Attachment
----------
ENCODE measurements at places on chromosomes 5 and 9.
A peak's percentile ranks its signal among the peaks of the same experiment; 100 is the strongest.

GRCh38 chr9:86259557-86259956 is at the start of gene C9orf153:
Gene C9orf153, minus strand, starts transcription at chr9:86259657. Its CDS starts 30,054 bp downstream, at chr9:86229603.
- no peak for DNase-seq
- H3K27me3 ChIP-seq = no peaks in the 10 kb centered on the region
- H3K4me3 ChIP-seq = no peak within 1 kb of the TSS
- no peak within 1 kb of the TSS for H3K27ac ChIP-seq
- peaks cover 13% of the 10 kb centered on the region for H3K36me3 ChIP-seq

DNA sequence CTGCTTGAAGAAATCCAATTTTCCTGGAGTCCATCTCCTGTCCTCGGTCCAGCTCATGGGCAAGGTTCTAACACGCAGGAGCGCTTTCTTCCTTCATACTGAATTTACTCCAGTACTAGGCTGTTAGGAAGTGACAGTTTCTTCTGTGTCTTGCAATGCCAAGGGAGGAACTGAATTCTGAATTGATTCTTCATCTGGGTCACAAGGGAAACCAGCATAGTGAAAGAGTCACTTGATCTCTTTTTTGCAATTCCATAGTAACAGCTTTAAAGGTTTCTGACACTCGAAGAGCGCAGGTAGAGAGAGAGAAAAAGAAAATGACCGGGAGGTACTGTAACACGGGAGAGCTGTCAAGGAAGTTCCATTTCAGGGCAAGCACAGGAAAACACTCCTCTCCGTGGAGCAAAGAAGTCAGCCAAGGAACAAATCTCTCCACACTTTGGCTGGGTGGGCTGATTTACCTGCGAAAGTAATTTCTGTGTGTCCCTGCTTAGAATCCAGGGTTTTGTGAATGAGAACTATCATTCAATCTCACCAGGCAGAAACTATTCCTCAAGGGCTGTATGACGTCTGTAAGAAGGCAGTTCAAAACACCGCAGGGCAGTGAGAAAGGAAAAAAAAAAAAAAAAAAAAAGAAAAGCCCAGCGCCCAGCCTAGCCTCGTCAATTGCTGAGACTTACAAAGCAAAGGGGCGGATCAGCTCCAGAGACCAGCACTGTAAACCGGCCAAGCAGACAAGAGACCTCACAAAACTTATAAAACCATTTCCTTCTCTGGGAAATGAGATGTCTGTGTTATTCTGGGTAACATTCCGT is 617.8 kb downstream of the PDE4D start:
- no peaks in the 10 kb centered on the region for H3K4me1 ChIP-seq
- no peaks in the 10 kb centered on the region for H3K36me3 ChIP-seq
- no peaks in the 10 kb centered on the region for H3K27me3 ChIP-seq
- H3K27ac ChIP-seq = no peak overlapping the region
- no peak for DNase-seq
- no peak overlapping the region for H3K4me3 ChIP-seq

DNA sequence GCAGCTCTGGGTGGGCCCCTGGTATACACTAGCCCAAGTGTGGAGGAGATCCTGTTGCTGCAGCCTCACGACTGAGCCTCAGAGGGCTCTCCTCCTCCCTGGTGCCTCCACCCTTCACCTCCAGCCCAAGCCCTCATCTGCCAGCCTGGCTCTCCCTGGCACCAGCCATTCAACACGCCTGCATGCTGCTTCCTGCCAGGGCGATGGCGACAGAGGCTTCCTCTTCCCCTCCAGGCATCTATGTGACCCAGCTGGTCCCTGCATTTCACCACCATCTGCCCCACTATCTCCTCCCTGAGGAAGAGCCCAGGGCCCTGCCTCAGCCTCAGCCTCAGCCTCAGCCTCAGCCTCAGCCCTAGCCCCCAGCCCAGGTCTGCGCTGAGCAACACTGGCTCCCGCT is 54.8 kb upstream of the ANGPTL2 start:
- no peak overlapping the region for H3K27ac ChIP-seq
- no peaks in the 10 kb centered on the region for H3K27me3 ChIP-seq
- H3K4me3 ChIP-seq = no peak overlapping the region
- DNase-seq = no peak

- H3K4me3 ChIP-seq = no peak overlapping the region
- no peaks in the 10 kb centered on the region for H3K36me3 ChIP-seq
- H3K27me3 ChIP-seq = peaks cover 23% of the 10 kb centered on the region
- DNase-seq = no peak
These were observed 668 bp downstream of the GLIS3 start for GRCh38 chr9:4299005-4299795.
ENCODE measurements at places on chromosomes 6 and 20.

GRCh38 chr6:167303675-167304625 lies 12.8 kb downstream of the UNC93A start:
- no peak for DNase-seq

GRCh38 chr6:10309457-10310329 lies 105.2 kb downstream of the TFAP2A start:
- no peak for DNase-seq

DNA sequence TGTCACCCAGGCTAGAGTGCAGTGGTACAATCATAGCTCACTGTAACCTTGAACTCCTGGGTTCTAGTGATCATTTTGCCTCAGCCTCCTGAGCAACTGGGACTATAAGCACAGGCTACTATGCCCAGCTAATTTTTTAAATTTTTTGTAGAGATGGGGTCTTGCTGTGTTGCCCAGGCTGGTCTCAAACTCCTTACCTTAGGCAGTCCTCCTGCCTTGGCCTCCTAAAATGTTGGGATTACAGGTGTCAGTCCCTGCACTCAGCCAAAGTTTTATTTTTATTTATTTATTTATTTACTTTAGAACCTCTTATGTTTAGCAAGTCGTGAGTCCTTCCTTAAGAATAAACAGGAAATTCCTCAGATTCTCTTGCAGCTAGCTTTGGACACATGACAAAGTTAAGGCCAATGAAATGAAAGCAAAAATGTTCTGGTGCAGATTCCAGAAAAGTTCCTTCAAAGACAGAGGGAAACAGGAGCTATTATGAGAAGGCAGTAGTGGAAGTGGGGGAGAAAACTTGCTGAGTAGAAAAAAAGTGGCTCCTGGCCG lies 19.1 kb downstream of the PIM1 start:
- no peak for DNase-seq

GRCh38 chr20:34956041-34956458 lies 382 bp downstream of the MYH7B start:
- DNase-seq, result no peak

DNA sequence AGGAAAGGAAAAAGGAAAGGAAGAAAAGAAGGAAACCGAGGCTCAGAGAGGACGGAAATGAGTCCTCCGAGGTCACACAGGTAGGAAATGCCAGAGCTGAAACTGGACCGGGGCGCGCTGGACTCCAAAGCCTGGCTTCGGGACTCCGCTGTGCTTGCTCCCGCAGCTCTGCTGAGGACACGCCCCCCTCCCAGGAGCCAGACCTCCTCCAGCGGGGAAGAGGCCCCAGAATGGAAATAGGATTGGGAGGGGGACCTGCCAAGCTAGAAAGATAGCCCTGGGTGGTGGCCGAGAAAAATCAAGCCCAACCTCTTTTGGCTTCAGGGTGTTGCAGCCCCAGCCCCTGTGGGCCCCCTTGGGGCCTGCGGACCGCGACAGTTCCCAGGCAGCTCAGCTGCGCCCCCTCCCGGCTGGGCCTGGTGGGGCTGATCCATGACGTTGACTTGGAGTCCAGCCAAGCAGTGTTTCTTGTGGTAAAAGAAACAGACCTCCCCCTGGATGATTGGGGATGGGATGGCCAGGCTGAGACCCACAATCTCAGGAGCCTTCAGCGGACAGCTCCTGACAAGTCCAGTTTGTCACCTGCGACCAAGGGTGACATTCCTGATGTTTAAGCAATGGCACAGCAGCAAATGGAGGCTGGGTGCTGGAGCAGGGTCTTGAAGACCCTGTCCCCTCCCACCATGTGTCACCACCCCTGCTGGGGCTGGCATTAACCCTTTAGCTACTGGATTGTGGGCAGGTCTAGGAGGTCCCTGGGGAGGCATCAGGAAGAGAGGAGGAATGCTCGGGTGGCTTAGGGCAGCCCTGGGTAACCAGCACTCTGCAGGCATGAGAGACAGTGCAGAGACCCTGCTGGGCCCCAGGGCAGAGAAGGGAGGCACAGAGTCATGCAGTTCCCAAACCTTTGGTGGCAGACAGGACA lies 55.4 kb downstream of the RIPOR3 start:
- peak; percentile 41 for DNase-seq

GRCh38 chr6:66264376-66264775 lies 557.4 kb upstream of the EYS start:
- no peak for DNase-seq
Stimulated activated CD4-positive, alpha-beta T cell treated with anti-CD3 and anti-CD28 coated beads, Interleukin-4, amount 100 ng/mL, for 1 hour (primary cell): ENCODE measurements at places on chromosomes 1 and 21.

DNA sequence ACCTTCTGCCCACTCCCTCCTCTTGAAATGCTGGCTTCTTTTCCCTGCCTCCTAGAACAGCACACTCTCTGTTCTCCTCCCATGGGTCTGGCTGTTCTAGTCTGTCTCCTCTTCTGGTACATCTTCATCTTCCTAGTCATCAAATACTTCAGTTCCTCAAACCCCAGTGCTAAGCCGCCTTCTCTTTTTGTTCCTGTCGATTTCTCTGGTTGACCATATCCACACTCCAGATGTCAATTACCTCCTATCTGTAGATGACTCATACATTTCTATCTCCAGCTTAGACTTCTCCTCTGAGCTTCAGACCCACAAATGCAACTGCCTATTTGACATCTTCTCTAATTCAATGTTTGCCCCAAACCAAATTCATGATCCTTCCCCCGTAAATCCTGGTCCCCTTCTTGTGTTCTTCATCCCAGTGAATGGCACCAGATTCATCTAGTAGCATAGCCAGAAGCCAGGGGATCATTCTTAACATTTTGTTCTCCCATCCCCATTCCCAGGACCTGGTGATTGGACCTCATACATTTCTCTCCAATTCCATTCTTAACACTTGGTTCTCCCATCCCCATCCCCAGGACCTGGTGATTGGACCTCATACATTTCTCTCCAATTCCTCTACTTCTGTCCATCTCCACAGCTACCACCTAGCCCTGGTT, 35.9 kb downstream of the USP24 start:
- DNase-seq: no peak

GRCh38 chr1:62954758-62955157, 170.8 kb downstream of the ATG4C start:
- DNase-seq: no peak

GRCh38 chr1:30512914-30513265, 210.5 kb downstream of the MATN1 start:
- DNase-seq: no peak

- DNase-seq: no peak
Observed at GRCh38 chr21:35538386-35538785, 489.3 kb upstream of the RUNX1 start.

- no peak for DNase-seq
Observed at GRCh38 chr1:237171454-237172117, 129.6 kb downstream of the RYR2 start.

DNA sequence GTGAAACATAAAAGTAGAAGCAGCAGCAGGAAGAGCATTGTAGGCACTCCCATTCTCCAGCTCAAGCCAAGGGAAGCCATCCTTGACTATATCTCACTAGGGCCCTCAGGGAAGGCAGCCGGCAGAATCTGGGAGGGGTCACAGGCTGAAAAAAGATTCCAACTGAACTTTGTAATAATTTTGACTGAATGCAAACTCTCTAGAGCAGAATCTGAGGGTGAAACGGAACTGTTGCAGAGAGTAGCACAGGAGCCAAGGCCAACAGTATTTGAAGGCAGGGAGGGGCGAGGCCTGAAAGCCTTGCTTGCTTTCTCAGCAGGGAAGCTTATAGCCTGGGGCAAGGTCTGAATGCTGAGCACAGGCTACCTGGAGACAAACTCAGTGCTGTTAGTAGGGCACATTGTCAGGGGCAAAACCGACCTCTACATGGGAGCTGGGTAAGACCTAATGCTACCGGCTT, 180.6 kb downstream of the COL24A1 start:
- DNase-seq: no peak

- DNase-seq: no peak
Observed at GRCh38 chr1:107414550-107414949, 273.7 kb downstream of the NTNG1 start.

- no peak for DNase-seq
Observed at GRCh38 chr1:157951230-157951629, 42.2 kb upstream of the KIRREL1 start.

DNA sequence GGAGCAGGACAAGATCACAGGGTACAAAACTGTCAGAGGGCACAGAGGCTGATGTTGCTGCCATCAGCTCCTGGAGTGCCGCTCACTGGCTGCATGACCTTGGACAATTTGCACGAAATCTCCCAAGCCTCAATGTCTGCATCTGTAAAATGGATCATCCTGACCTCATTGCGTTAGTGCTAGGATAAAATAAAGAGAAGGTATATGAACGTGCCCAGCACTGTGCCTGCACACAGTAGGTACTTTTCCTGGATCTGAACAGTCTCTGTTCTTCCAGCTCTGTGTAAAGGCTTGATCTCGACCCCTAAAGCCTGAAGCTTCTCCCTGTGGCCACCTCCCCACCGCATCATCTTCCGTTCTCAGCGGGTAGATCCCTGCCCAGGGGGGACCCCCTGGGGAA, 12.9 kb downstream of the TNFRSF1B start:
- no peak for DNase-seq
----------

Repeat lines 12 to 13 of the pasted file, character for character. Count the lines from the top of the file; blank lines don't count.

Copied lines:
- no peaks in the 10 kb centered on the region for H3K36me3 ChIP-seq
- no peaks in the 10 kb centered on the region for H3K27me3 ChIP-seq